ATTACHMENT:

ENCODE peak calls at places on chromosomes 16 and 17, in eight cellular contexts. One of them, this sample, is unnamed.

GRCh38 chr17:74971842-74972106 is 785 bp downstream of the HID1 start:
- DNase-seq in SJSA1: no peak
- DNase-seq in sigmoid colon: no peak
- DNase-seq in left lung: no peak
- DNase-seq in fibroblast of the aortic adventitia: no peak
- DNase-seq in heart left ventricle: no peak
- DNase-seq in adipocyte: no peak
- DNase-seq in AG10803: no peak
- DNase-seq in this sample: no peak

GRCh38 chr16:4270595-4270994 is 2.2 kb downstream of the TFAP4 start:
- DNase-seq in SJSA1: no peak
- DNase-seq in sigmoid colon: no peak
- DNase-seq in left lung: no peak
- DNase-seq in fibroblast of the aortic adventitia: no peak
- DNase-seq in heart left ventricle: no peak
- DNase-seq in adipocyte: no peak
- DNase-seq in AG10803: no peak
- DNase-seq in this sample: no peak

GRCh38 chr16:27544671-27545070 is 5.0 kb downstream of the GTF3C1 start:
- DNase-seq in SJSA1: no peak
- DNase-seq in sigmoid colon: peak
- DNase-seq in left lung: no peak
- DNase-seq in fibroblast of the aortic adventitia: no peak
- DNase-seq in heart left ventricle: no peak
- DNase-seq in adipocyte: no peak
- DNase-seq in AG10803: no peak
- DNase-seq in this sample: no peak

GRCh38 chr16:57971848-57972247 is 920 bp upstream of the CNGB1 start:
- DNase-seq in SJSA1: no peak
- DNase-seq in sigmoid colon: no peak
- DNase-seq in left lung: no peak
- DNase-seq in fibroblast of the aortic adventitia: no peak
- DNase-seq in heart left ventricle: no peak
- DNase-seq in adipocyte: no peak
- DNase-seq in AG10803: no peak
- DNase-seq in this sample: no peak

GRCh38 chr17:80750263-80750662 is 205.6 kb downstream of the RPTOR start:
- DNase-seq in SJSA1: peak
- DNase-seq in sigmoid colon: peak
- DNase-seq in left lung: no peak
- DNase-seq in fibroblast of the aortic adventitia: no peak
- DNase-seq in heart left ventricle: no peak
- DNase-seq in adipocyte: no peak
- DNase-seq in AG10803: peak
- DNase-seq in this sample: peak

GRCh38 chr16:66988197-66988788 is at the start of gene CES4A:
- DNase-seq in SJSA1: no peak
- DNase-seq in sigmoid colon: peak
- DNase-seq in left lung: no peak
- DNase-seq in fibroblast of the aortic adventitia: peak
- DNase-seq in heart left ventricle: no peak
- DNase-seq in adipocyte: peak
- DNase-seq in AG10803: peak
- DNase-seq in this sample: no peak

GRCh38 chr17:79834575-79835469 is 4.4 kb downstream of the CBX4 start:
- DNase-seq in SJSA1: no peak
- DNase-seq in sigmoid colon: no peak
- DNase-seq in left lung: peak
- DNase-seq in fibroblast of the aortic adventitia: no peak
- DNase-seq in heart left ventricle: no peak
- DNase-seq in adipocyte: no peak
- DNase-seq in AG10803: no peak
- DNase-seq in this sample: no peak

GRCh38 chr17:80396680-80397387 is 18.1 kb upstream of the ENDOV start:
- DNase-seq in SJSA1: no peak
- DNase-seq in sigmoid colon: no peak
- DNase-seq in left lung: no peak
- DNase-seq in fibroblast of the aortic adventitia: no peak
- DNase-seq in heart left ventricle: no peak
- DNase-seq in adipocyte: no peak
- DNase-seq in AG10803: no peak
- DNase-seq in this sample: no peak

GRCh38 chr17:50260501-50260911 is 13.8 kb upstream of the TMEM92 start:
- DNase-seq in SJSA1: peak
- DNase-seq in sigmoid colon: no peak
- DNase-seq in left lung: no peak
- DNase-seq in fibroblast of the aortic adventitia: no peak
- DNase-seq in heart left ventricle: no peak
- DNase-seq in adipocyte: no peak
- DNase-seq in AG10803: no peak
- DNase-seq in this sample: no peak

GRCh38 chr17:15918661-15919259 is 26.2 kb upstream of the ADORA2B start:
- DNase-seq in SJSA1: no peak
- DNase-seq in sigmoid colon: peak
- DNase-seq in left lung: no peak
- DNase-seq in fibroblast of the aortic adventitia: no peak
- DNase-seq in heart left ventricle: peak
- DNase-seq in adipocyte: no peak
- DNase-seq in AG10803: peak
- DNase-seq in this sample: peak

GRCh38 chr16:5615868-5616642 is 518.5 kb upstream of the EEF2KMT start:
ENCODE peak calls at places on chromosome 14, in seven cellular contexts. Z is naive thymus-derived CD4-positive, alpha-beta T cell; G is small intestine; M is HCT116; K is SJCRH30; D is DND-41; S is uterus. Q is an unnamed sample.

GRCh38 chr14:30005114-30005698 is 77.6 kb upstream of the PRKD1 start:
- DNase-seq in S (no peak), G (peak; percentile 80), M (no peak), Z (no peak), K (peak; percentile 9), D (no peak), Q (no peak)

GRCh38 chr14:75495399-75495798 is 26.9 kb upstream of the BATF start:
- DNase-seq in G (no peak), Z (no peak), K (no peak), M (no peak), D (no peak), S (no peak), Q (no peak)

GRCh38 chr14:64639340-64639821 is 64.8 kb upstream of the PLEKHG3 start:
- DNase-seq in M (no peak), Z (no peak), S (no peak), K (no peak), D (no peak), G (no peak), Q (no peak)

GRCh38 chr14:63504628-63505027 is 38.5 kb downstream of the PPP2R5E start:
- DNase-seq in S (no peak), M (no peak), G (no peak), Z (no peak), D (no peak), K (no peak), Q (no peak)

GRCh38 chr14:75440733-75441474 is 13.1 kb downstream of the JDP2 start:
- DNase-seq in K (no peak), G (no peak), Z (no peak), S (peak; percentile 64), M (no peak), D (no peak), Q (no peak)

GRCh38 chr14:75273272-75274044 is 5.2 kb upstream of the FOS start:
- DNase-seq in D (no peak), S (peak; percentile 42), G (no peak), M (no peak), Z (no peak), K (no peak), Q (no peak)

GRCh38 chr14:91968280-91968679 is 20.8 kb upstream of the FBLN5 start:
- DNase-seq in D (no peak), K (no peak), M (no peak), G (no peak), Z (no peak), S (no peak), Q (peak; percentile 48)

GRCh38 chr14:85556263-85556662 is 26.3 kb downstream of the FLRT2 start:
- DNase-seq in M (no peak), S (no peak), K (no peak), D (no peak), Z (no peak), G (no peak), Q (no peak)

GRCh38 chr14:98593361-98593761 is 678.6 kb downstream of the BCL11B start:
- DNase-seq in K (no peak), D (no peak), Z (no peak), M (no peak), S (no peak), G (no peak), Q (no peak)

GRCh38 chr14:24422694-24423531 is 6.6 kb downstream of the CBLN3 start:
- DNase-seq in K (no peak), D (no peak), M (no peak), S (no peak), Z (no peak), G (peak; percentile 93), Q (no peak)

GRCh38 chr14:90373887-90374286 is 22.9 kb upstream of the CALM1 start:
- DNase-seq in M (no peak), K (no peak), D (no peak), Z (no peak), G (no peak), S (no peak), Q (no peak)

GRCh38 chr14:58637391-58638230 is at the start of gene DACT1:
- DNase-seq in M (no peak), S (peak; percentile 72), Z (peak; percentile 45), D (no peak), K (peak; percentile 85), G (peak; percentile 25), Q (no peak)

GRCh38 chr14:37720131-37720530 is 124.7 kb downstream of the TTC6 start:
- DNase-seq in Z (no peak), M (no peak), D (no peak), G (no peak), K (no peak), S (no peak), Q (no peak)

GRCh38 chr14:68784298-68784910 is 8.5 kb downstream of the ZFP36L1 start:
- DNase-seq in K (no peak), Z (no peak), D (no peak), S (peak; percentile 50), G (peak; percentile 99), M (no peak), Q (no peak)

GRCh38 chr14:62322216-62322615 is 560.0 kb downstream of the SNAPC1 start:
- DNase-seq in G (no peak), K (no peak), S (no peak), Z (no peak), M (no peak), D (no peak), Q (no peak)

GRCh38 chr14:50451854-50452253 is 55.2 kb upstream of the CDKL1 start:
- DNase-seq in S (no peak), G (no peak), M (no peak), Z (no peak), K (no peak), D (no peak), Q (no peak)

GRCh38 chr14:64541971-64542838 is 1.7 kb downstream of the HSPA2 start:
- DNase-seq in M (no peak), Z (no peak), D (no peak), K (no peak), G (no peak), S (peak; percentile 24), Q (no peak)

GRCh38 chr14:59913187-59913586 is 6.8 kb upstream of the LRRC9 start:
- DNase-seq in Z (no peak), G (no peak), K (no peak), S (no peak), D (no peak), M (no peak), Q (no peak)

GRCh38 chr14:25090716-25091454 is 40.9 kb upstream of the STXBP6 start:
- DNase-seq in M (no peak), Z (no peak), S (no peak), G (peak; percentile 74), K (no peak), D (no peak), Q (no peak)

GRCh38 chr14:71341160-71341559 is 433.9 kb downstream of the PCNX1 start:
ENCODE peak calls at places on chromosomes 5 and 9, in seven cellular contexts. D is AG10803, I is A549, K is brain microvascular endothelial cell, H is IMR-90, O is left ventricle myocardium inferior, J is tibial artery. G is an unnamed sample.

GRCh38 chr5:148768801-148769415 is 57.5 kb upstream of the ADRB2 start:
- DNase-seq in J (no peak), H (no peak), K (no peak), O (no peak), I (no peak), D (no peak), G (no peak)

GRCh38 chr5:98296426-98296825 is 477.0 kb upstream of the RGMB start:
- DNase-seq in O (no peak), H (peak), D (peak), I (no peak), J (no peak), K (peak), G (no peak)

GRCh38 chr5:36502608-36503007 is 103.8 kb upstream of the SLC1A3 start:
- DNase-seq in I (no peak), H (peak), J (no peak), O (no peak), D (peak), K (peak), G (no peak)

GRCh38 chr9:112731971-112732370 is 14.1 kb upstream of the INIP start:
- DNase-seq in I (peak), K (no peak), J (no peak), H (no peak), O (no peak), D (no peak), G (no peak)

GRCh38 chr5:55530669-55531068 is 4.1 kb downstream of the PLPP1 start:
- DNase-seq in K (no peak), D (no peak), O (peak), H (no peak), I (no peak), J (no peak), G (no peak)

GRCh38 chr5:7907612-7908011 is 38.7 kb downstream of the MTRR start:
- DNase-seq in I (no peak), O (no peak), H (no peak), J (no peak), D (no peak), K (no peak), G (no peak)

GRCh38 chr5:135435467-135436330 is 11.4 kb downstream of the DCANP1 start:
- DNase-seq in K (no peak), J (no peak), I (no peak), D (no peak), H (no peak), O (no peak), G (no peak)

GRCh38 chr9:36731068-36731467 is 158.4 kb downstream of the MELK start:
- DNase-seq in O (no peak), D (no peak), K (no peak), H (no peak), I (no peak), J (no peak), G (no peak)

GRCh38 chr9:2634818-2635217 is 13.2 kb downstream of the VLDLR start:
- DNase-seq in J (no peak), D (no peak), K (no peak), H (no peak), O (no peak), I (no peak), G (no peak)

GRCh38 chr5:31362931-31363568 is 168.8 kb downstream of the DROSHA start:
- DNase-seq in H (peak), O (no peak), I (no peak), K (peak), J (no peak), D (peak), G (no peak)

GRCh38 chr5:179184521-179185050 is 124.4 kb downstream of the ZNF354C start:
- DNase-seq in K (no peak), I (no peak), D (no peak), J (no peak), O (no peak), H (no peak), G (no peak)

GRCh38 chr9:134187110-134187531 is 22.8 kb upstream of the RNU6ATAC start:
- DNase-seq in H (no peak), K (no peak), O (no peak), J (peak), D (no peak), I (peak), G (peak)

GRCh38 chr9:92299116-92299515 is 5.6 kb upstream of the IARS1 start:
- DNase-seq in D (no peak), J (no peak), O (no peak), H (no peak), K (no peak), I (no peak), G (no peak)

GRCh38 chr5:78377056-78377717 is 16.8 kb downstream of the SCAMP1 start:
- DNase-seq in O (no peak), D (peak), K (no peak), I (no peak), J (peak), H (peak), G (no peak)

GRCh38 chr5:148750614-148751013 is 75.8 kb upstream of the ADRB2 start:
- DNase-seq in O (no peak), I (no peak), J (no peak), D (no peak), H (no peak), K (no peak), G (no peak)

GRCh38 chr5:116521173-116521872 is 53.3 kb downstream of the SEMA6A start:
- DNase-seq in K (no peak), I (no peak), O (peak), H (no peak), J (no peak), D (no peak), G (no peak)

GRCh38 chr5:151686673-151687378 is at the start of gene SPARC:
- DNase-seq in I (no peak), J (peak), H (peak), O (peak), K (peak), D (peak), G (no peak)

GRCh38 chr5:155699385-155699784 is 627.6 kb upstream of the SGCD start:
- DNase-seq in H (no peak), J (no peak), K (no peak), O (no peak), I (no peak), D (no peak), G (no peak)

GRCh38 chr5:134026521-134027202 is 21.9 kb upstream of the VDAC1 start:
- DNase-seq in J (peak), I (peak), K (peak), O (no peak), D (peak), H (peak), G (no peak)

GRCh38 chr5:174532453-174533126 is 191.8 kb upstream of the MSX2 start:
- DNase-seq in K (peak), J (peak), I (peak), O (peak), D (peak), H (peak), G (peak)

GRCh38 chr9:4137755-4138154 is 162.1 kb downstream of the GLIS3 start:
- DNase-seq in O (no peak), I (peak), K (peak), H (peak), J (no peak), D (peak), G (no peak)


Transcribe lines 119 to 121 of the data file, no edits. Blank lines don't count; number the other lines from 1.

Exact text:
- DNase-seq in Z (no peak), M (no peak), D (no peak), G (no peak), K (no peak), S (no peak), Q (no peak)

GRCh38 chr14:68784298-68784910 is 8.5 kb downstream of the ZFP36L1 start:
- DNase-seq in K (no peak), Z (no peak), D (no peak), S (peak; percentile 50), G (peak; percentile 99), M (no peak), Q (no peak)